Walking to the pub, he told me about having testicular cancer with the testicle removed to be finally given the all clear. “The first thing I did after I recovered was to see if I could still get an erection and have good sex,” he told me without me asking anything. “So could you? Did you?” I responded. “Thankfully, I could and did.” It was business as usual for him still living with the English woman he met in London after we split up. Meeting his mate at the pub, we drank too much as I became more and more preoccupied with fucking him, only for him to announce after a couple of hours he was leaving to go home, alone. Disappointed, I played darts at the pub with his mate for about an hour until I felt sleepy, hailing a taxi to return to my friend’s place. Sitting down in her lounge, I was soon aware she was off her face on Mandrax as I burst into tears bemoaning “Oh shit, I’m still in love with Richard,” my understanding of love, lust and sex abounding with a myriad of conflicts and contradictions. I don’t recall her reply if there was one as she was basically incommunicado, soon retiring to bed. I undressed to sleep on the sofa, drying my eyes but finding it hard to fall asleep, my mind thinking about Richard yet again. It was a one-bedroom flat with no door on her bedroom and I was sleeping in her sitting room just a few feet away. Preoccupied with Richard, I masturbated, ensuring I muffled my sounds so my girlfriend wouldn’t hear me. Why did I even bother to do that? I’m unsure except I didn’t want her to know what I was doing, baffled once more about how I could still feel I was ‘in love’ with him after everything that transpired. After coming, I realised I was still unable to resolve the nexus between love and sex and would I ever resolve it?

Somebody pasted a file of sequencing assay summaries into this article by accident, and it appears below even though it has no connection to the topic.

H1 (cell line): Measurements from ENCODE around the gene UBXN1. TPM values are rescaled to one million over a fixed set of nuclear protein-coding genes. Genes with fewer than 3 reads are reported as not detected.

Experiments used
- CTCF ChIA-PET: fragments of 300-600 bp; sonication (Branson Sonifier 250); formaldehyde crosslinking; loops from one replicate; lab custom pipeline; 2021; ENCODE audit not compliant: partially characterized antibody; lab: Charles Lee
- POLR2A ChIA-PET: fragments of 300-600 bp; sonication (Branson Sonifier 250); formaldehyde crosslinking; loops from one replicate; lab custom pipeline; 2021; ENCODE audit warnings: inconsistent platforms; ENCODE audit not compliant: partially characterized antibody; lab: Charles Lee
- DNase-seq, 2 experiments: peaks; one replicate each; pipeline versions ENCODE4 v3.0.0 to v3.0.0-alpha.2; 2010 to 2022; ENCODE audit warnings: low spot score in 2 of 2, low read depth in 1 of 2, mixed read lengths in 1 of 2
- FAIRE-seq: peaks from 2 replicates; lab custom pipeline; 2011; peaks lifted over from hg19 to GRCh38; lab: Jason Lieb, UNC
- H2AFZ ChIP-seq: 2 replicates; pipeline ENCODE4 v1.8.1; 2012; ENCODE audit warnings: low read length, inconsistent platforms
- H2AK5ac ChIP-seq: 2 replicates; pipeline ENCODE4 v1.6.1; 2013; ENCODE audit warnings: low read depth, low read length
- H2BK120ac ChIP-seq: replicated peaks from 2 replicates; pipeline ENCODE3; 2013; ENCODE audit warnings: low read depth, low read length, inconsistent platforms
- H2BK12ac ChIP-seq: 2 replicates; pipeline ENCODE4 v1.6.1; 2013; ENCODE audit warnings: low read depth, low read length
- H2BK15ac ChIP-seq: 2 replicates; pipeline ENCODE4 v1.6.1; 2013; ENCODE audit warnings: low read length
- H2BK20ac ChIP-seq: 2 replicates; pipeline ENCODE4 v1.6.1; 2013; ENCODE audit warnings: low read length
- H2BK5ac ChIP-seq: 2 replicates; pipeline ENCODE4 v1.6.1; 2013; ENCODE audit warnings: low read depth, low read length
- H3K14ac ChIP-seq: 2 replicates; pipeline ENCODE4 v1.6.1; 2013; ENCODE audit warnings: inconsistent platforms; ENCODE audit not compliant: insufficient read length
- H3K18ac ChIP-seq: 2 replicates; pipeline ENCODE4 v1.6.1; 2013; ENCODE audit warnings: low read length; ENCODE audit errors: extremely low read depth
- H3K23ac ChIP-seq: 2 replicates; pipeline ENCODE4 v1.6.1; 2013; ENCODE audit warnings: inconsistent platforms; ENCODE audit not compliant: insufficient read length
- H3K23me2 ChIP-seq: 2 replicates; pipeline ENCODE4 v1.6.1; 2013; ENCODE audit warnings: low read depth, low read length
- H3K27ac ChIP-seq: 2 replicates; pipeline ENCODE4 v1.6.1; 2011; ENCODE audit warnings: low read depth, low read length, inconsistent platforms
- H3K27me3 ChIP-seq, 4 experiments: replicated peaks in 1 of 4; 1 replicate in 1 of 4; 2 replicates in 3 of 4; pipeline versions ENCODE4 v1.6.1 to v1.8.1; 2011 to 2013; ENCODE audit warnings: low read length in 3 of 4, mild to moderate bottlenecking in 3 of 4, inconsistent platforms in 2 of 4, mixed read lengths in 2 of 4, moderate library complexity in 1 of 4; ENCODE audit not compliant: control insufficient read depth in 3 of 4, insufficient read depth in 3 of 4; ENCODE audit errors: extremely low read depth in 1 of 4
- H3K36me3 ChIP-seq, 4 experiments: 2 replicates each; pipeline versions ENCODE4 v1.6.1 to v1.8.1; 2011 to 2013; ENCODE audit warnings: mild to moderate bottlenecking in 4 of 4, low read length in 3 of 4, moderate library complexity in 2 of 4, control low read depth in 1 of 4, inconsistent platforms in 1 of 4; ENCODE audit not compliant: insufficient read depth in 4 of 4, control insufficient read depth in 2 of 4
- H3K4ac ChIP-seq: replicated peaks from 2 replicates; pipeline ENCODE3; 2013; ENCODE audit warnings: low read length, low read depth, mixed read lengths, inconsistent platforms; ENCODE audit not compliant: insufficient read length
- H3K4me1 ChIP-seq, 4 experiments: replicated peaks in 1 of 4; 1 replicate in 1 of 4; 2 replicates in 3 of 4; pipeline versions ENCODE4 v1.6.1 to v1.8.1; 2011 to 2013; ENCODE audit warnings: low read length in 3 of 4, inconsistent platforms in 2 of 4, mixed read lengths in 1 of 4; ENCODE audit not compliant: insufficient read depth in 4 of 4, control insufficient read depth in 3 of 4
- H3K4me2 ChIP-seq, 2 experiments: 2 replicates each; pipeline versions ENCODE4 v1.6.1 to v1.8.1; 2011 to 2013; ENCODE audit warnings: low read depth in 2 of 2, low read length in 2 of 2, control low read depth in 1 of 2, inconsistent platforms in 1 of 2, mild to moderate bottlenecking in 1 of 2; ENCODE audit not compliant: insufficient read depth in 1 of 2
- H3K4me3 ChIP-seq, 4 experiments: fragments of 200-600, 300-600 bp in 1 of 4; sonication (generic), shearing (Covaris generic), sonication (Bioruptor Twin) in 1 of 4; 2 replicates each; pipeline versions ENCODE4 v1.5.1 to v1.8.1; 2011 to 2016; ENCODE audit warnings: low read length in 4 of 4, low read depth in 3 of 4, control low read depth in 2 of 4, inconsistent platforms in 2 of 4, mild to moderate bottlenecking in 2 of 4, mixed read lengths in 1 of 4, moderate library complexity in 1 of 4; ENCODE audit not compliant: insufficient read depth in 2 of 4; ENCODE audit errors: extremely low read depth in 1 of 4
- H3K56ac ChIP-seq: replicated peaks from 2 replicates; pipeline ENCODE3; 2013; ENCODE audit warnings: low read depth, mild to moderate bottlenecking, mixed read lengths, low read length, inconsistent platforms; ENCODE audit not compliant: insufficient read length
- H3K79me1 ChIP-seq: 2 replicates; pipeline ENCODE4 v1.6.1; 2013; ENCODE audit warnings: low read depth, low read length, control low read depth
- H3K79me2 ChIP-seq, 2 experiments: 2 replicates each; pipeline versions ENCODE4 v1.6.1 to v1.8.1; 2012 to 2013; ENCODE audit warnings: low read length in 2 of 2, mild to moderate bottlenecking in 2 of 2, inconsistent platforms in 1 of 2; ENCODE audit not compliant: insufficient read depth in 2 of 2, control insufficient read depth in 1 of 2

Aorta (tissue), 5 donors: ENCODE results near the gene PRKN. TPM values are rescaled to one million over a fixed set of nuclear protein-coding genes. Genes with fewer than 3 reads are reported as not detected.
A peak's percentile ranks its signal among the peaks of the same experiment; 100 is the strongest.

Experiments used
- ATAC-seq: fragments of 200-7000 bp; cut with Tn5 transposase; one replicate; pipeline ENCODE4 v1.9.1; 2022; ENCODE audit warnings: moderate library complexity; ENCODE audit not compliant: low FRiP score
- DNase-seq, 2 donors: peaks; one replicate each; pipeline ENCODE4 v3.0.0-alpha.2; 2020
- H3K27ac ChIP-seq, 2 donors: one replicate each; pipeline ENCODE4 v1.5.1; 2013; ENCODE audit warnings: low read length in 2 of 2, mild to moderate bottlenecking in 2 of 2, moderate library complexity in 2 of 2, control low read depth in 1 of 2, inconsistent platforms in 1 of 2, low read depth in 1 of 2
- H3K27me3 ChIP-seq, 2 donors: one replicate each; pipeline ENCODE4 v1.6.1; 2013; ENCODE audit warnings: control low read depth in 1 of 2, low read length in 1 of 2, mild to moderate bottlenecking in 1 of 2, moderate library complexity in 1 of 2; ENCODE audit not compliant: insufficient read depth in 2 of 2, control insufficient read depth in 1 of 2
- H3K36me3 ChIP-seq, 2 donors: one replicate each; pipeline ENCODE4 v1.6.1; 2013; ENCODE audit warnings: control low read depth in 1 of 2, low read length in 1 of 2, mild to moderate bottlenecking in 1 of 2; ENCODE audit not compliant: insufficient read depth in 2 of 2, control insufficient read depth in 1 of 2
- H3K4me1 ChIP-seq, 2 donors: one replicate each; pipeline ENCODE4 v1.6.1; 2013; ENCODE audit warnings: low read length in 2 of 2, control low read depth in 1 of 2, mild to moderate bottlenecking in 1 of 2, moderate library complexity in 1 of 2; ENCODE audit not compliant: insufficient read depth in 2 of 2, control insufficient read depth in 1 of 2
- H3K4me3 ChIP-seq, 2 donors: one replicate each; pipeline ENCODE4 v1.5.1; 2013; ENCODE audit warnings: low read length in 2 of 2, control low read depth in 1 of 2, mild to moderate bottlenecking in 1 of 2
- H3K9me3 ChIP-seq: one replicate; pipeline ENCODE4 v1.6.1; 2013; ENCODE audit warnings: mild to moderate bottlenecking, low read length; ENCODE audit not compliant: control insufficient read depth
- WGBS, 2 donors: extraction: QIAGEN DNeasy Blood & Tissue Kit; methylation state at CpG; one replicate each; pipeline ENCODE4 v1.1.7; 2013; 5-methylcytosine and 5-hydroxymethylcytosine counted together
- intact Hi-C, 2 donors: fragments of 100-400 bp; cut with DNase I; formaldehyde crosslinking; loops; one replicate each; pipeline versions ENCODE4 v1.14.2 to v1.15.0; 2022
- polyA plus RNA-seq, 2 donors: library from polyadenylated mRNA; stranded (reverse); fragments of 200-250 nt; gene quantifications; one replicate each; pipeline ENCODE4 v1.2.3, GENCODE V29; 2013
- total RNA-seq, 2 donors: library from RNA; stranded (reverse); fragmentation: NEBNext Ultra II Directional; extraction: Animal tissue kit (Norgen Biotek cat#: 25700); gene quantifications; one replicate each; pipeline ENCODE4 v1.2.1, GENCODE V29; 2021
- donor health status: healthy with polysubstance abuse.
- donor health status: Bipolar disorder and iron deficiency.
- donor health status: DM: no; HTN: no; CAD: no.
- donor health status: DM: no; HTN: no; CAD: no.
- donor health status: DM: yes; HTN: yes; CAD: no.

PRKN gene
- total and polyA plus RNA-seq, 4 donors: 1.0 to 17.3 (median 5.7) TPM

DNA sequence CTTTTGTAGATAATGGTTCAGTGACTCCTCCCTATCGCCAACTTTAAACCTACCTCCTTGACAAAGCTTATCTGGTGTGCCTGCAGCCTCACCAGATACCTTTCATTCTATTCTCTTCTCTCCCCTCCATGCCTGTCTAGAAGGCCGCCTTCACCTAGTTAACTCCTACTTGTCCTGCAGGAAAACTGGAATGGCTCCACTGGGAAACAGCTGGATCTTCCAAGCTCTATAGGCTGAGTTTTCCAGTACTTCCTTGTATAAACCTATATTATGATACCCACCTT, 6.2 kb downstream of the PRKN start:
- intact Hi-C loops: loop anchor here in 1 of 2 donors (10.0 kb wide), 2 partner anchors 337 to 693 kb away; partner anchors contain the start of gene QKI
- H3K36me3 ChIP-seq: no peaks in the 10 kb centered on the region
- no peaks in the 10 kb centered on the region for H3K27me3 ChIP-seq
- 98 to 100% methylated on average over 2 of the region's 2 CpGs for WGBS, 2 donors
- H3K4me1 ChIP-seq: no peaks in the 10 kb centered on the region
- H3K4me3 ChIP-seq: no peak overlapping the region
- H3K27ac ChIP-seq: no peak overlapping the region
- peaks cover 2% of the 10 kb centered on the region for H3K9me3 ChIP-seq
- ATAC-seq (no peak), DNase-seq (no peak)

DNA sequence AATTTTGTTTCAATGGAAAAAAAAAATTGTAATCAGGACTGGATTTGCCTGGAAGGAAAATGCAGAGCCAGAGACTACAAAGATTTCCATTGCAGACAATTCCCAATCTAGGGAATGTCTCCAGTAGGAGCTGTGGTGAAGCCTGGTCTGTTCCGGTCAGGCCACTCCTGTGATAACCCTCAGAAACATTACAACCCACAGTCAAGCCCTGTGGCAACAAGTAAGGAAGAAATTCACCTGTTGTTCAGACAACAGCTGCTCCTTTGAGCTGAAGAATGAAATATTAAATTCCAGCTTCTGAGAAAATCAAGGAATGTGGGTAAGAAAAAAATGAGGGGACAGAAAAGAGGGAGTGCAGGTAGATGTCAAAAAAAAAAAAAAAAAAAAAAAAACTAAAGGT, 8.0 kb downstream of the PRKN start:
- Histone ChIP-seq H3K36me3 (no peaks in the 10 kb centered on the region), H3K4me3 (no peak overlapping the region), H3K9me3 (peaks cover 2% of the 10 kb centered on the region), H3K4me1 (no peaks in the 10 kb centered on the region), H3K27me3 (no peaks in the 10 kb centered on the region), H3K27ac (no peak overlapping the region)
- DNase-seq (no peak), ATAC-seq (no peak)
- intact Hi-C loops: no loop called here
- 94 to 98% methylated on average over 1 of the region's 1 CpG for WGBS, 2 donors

Tossing and turning for a couple of hours, I had to countenance that however I felt, Richard had walked away from me and what with both Gary and Brad too, I just felt so rejected which was very depressing. Eventually falling asleep, I woke up the next morning to re-focus on getting a job but to no avail in Sydney, ringing another former boss in Adelaide who had once thought very highly of me. There seemed nowhere else to go and no one else to turn to. This guy told me to write him a letter filling him in on what I’d done in the UK which I duly did to receive a phone call a few days later with the offer of a job. As this book is not about work per se, I accepted his offer but my sadness and depression at having to go to Adelaide to work for a newspaper I considered a “rag” was seeping right through me, though adept at hiding it from everyone except myself. Although I hadn’t worked for or seen this guy for 10 years, I hoped he remembered what he once penned in a reference for me when I left to travel to Israel, commenting I was “an above average” cadet who had an “exceptional awareness of an angler.” Suffice to say he didn’t, simply telling me when I arrived that he “would help me get started again”. Yet once more, why did I need to start again as such? Why was I unable to secure a job that continued on from my work in the UK? Without replying to his comment, I just nursed a quiet, albeit repressed anger about not just his attitude, but my inability to obtain a job in Melburbia or Sydney commensurate with my UK experience. Yet, there seemed no other alternative at the time as I was broke and desperately needed to earn some money. I didn’t tell Richard or even see him again before taking off for Adelaide.